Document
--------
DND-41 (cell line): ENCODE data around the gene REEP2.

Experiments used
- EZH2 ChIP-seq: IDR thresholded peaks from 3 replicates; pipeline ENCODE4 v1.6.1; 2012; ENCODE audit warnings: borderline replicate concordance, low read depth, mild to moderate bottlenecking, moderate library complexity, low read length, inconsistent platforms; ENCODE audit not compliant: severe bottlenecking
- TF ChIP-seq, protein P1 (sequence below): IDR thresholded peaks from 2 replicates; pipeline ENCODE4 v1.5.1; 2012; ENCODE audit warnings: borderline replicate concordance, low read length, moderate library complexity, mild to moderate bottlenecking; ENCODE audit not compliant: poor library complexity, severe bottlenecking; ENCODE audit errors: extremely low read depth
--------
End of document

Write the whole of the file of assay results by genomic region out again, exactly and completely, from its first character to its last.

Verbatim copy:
DND-41 (cell line): ENCODE data around the gene REEP2.

Experiments used
- EZH2 ChIP-seq: IDR thresholded peaks from 3 replicates; pipeline ENCODE4 v1.6.1; 2012; ENCODE audit warnings: borderline replicate concordance, low read depth, mild to moderate bottlenecking, moderate library complexity, low read length, inconsistent platforms; ENCODE audit not compliant: severe bottlenecking
- TF ChIP-seq, protein P1 (sequence below): IDR thresholded peaks from 2 replicates; pipeline ENCODE4 v1.5.1; 2012; ENCODE audit warnings: borderline replicate concordance, low read length, moderate library complexity, mild to moderate bottlenecking; ENCODE audit not compliant: poor library complexity, severe bottlenecking; ENCODE audit errors: extremely low read depth